The Lebanese squash: kusa
In church last Sunday, someone gave me a strange-looking squash. At first, I thought it was a zucchini, but it was the fattest, roundest zucchini I’d ever seen.
It turned out to be a kusa (also spelled kousa). Like all squash, it originated in the Western Hemisphere. Like tomatoes in Italy or potatoes in Ireland, the kusa became popular in Lebanon, and is often known as Lebanese squash.
Kusa stuffed with rice and meat seasoned with garlic, mint, salt and pepper, then boiled in a tomato broth, is known as kusa mihshi (sometimes spelled kusa mahshi). It’s traditional Lebanese comfort food.
Kusa is an Arabic word for zucchini. This summer squash is a close relative of zucchini, but shorter and rounder in shape. Like zucchini, it can be sliced and grilled with olive oil and lemon or added to stir-fries, casseroles and soups.
The outside of a kusa is striped like a zucchini. The inside flesh is creamy yellow and tender enough to eat raw in all types of salads. It has a mild sweetness, but is not as sweet as an acorn or butternut squash.
Like zucchini, the kusa is a low-calorie nutritious treat. Tender and delicate, it is good as a first solid food for babies — as are all squashes.
Because it is 90% water, a cup has just 20 calories, 2 grams of carbohydrate, 1 gram of protein and no fat. It is high in fiber and contains vitamins C, A, folate, and small amounts of the minerals calcium and iron.
Kusa can be cooked, stir-fried, roasted or eaten raw in salads. Here are a couple recipes to get you started.
Baked Stuffed Kusa
2 medium kusa squash
1/2 lb. ground beef or lamb
4 ounces portobello mushrooms
1 small green pepper
1 large clove garlic
1 cup cooked barley, rice, or millet
1 Tablespoon tamari sauce
Cut off the bottom end of the kusa. With a corer or a spoon, remove the inside. Discard any seeds; the rest of the squash can be saved for using raw in a salad, if you wish.
Preheat the oven to 375 degrees F and oil a baking dish large enough to hold the squash while you make the filling.
In a skillet, brown the meat on low to render the fat. Peel and dice the onion; add. Slice the mushrooms and add. Core the pepper, chop and add. Peel and mince the garlic; add.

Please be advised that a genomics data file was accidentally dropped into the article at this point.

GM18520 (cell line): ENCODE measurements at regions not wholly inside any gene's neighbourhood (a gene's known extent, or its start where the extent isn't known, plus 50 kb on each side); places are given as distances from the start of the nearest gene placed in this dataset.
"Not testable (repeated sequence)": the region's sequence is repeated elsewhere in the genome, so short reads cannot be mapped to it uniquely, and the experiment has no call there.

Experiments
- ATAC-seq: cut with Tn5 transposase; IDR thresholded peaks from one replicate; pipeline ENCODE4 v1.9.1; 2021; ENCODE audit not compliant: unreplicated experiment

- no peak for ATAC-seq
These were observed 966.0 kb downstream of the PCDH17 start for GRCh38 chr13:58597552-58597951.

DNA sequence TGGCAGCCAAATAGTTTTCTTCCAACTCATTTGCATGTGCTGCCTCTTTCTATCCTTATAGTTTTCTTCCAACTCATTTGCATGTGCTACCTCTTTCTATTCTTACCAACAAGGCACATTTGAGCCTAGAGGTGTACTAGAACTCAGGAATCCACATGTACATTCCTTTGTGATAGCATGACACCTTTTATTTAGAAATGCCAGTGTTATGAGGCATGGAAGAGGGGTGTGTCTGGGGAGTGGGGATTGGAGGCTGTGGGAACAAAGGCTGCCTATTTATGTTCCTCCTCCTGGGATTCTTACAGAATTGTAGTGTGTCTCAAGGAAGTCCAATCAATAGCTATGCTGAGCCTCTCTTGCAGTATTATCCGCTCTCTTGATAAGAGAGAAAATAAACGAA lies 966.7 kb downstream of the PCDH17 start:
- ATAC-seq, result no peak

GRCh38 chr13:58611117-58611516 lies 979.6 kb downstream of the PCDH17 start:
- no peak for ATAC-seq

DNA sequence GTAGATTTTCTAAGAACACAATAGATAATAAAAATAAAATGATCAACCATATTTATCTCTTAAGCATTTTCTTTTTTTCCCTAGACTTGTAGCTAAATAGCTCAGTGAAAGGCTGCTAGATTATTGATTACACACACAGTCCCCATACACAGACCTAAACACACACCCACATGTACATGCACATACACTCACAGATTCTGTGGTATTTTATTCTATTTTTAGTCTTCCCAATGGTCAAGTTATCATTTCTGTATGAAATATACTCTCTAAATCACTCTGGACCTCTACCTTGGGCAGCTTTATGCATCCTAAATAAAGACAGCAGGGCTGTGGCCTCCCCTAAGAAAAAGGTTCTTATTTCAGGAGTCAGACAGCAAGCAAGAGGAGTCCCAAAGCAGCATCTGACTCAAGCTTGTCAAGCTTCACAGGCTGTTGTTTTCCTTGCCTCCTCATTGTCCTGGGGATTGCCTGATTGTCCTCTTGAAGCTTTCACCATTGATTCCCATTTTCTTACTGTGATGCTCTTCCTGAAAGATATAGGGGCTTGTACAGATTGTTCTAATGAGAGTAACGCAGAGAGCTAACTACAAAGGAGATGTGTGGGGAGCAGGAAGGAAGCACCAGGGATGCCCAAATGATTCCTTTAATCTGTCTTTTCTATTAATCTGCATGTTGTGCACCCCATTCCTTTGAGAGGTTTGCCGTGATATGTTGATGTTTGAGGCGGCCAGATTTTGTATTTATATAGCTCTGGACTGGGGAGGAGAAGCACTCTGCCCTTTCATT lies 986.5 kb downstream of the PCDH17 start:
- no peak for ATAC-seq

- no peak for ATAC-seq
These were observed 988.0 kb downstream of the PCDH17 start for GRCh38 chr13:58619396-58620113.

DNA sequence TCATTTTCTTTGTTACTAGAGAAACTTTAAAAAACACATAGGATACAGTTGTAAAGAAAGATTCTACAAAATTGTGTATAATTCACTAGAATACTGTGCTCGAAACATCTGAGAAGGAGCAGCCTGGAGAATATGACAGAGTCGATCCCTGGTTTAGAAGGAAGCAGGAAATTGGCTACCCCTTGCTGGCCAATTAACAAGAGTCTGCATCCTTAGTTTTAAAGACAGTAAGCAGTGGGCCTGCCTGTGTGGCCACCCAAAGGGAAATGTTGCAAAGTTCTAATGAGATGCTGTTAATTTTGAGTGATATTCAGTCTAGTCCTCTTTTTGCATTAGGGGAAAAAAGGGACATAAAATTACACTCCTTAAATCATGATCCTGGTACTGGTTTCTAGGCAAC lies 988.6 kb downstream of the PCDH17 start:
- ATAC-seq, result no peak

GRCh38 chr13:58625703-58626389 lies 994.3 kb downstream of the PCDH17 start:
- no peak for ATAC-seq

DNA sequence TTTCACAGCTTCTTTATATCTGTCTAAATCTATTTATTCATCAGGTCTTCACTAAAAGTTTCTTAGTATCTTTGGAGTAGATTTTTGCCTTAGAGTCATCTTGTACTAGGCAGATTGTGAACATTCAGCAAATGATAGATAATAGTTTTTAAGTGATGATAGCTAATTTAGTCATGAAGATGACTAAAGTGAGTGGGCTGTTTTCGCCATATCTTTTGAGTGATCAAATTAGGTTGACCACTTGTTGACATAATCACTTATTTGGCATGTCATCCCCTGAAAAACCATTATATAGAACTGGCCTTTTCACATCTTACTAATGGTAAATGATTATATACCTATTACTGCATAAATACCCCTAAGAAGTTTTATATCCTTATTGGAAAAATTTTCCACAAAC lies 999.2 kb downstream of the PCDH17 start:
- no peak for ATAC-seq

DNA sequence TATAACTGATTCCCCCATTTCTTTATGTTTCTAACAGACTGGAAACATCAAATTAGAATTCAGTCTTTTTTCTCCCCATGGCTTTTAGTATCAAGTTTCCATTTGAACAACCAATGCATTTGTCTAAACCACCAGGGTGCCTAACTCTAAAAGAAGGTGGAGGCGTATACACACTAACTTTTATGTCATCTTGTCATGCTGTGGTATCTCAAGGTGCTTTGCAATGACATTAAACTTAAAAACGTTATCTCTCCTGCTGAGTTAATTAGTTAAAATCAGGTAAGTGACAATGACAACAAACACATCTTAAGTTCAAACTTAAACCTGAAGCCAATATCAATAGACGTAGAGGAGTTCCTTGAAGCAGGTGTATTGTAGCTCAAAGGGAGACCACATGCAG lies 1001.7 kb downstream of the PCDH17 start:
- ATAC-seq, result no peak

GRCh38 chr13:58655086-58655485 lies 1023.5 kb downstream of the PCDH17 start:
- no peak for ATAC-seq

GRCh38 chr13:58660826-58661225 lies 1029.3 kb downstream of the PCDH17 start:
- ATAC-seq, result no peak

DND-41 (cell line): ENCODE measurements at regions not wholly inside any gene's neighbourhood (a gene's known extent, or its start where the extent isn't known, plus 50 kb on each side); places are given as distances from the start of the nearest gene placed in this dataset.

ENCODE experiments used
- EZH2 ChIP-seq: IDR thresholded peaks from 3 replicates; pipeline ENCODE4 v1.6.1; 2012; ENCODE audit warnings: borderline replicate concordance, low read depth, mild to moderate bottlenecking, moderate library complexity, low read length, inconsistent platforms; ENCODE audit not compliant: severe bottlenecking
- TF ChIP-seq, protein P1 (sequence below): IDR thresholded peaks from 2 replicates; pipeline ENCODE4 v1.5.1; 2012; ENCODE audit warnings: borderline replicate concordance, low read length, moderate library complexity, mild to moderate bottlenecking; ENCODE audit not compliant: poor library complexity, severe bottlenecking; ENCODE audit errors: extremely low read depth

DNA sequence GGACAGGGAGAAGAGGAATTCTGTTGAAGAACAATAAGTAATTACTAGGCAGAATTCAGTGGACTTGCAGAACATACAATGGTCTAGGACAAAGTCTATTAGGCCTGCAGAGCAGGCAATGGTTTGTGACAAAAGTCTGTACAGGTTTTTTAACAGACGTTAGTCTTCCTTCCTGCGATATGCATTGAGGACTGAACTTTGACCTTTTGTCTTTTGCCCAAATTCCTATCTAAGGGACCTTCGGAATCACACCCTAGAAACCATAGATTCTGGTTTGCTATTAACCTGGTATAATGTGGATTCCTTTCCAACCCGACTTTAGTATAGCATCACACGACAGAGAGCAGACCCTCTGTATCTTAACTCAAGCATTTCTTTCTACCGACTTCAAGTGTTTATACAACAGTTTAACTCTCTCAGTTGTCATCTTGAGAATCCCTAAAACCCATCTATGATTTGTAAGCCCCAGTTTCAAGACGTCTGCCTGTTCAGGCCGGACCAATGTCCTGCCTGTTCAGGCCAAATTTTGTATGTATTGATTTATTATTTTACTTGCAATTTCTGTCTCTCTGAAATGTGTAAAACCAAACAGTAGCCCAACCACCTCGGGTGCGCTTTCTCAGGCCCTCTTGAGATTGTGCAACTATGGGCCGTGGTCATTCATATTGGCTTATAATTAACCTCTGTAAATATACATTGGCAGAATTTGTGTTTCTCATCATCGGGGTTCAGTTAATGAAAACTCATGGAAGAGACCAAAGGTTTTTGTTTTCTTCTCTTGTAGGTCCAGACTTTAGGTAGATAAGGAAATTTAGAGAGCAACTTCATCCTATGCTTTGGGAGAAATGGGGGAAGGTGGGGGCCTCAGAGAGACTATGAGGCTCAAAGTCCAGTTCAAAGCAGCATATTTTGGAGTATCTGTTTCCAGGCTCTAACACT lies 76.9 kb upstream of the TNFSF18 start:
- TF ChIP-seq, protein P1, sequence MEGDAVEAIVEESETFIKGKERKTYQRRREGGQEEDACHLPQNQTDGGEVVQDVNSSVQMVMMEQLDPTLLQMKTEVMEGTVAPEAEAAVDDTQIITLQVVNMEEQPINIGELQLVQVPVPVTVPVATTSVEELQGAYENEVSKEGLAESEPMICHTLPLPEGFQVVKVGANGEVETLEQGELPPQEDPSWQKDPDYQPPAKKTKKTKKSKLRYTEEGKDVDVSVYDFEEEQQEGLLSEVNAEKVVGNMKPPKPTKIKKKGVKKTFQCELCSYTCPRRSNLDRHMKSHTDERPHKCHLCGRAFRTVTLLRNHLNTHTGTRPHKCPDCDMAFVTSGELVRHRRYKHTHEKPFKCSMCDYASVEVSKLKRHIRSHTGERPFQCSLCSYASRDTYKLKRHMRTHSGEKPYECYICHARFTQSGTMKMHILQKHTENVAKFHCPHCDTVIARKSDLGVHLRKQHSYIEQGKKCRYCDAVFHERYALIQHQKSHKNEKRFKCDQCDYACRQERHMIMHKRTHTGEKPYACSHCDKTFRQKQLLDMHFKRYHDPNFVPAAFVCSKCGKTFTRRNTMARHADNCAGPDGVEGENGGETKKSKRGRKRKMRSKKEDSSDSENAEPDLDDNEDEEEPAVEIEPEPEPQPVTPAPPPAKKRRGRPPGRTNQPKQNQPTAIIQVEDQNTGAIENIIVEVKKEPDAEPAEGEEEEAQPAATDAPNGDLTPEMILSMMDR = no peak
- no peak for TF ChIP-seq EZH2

Stir in cooked grain and tamari. Taste to adjust seasonings. Stuff mixture into squash.
Bake 45 minutes to one hour, until squash is tender when pierced with a fork.
Remove from oven and let cool slightly. Slice.
Serve slices of stuffed squash as is or topped with a tomato sauce or a cheese or bechamel sauce, accompanied by a salad of fresh greens.
Serves 2 to 4.
Options: For a vegan version, replace the meat with cooked quinoa and lentils or beans.
Kusa, Kale and Tomato Salad
For the dressing:
1 Tablespoon extra-virgin olive oil
1/2 teaspoon salt
1 teaspoon prepared mustard
1 clove garlic, grated or crushed
Juice of 1/2 lemon
For the salad:
About 2 cups diced or shredded raw kusa
1 or 2 cups baby kale
1 sweet onion or 1 bunch scallions
1 sweet bell pepper, yellow or red
1 tomato, yellow or red
1/4 cup feta cheese, crumbled
To make the dressing, add olive oil, crushed garlic, salt, mustard and lemon juice to the bottom of your salad bowl. Mix with a fork or whisk to combine.
Chop the kusa and add to the dressing in the bowl. Remove the kale from its tough stems and chop. Stir into the dressing to coat.
Remove any wilted ends from scallions and chop off the ends. Slice and stir in.
Remove seeds from the pepper; chop and stir in. Dice tomato and crumble feta, and stir in.
Serves 2 to 3 (about 3 1-cup servings)
Author of the award-winning cookbook “Garden Gourmet: Fresh & Fabulous Meals from your Garden, CSA or Farmers’ Market,” Yvona Fast lives in Lake Clear and has two passions: cooking and writing. She can be found at www.yvonafast.com and reached at email@example.com or on Facebook at Words Are My World.